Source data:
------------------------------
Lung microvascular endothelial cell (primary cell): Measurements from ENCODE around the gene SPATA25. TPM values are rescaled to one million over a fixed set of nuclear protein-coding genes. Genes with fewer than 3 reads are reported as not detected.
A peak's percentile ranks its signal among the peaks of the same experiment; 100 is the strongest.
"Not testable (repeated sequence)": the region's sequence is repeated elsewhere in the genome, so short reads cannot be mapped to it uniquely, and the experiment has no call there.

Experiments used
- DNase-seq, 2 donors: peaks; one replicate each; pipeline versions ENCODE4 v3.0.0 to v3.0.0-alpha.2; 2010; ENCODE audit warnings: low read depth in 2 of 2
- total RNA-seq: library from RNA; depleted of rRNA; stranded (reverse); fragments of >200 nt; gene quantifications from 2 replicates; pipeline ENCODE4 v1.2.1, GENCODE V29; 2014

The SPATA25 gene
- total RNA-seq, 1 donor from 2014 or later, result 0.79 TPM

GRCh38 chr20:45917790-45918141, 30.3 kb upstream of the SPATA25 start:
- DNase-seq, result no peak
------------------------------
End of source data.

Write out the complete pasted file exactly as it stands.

Lung microvascular endothelial cell (primary cell): Measurements from ENCODE around the gene SPATA25. TPM values are rescaled to one million over a fixed set of nuclear protein-coding genes. Genes with fewer than 3 reads are reported as not detected.
A peak's percentile ranks its signal among the peaks of the same experiment; 100 is the strongest.
"Not testable (repeated sequence)": the region's sequence is repeated elsewhere in the genome, so short reads cannot be mapped to it uniquely, and the experiment has no call there.

Experiments used
- DNase-seq, 2 donors: peaks; one replicate each; pipeline versions ENCODE4 v3.0.0 to v3.0.0-alpha.2; 2010; ENCODE audit warnings: low read depth in 2 of 2
- total RNA-seq: library from RNA; depleted of rRNA; stranded (reverse); fragments of >200 nt; gene quantifications from 2 replicates; pipeline ENCODE4 v1.2.1, GENCODE V29; 2014

The SPATA25 gene
- total RNA-seq, 1 donor from 2014 or later, result 0.79 TPM

GRCh38 chr20:45917790-45918141, 30.3 kb upstream of the SPATA25 start:
- DNase-seq, result no peak